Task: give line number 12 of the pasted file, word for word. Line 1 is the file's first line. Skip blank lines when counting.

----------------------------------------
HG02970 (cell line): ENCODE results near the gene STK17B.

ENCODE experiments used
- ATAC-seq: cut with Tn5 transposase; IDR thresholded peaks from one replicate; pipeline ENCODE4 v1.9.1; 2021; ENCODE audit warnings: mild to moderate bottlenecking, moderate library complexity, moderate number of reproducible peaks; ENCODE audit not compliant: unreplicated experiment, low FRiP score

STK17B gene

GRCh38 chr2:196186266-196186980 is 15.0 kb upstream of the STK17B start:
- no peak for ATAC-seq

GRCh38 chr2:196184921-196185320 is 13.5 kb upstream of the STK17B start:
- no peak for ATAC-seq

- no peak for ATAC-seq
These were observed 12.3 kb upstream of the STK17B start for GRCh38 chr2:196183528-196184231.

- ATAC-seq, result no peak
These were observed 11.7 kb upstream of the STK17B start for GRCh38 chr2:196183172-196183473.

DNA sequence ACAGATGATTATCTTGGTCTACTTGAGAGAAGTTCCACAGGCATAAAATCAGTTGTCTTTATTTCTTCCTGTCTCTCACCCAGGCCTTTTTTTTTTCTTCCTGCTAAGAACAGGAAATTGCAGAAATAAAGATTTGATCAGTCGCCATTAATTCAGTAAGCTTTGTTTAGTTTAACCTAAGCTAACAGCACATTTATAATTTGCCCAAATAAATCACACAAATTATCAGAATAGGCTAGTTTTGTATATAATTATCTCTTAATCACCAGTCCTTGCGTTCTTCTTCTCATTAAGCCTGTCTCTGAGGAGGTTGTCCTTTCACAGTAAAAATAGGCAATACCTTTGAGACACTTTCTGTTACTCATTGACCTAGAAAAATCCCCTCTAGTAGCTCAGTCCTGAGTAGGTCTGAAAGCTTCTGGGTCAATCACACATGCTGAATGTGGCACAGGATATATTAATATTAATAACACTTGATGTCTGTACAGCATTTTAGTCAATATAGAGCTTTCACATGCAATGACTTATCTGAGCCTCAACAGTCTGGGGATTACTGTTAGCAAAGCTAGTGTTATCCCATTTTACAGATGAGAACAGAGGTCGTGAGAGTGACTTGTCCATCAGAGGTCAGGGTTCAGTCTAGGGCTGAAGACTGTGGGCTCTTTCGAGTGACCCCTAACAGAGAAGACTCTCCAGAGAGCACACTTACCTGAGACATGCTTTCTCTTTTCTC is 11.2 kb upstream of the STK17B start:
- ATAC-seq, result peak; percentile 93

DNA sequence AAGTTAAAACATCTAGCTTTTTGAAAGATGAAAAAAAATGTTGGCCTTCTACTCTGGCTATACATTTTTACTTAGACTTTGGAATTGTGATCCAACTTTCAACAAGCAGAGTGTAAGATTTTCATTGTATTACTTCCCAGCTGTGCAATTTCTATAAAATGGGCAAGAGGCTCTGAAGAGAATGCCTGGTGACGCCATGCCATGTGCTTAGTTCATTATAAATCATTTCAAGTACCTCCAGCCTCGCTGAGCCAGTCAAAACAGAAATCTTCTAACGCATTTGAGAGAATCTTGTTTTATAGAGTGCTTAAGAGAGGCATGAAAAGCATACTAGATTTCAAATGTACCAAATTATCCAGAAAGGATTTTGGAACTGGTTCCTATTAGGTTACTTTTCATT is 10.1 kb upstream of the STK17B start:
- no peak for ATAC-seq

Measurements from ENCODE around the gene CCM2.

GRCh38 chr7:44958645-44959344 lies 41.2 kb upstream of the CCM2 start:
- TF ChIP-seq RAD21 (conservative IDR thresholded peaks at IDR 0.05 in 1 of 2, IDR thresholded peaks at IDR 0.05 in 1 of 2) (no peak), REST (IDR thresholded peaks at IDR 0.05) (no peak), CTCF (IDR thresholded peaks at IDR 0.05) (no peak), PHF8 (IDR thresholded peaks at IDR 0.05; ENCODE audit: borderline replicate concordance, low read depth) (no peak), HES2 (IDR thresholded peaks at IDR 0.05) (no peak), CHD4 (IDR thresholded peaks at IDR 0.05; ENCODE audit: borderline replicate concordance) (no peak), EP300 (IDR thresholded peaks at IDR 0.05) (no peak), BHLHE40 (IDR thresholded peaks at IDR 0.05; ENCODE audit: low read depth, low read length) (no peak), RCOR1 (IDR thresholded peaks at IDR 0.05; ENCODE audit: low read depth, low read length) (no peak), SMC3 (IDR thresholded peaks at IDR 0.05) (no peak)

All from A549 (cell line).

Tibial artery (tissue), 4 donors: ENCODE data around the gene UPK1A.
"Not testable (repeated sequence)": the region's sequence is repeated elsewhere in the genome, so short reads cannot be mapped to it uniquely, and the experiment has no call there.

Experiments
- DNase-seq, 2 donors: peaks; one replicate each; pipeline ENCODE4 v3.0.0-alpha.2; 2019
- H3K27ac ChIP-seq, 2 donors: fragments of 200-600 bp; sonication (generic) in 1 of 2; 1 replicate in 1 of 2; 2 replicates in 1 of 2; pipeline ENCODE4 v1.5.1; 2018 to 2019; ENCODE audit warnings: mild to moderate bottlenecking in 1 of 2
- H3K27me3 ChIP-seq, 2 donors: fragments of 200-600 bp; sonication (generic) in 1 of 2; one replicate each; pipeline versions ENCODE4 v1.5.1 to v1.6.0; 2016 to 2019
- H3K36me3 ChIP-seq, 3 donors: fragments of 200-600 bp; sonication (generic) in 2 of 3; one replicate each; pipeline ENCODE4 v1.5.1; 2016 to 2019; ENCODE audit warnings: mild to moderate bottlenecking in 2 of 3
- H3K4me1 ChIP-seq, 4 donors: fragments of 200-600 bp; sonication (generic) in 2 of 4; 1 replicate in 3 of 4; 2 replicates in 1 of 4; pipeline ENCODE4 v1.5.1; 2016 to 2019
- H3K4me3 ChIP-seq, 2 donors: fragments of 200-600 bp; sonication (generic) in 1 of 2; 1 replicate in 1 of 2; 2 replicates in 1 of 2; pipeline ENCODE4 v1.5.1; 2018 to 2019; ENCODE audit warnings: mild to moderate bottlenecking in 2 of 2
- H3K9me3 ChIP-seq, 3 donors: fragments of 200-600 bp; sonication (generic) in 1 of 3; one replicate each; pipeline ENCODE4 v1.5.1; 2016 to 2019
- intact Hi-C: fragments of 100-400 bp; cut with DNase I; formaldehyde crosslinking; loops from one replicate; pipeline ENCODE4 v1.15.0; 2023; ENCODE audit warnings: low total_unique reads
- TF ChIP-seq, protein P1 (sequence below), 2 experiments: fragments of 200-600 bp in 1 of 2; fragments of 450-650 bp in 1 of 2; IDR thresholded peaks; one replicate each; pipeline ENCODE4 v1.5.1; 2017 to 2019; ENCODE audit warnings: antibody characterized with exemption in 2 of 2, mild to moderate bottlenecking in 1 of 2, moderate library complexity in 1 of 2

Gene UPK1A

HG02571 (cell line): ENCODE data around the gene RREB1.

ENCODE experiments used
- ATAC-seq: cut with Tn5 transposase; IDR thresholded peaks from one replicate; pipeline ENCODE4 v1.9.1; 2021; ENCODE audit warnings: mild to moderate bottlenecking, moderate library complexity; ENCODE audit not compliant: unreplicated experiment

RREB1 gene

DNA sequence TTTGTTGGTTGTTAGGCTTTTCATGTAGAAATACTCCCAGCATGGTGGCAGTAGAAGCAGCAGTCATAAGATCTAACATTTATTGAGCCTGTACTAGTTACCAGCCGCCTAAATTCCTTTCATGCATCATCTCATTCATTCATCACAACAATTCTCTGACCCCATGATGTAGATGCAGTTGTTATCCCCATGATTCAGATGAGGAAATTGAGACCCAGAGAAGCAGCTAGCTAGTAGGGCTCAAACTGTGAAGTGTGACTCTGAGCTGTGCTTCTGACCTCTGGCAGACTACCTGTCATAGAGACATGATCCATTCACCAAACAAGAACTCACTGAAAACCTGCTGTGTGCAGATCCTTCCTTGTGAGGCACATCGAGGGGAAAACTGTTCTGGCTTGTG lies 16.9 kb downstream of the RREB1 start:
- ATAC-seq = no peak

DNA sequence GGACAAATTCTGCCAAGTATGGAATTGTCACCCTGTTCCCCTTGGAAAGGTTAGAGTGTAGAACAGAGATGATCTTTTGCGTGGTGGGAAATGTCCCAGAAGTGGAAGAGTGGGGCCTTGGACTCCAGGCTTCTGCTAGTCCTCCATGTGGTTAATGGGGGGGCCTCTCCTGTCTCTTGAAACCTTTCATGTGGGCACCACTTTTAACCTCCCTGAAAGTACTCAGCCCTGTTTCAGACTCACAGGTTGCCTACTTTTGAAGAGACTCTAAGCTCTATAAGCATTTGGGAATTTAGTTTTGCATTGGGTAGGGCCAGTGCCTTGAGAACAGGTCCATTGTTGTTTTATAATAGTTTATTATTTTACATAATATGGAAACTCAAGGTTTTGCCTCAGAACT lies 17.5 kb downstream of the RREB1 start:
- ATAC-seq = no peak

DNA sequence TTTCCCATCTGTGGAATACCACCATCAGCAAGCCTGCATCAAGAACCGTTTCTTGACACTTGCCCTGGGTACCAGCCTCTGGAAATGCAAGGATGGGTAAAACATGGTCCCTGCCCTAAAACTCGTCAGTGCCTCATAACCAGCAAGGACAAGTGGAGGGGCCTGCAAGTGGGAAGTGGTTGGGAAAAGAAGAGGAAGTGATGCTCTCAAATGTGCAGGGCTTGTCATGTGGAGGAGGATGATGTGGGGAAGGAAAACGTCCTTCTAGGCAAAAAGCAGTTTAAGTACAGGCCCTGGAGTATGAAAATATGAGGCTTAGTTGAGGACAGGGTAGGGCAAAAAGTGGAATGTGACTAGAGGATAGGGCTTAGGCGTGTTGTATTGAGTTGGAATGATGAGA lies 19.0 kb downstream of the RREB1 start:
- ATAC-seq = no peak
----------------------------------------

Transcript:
These were observed 11.7 kb upstream of the STK17B start for GRCh38 chr2:196183172-196183473.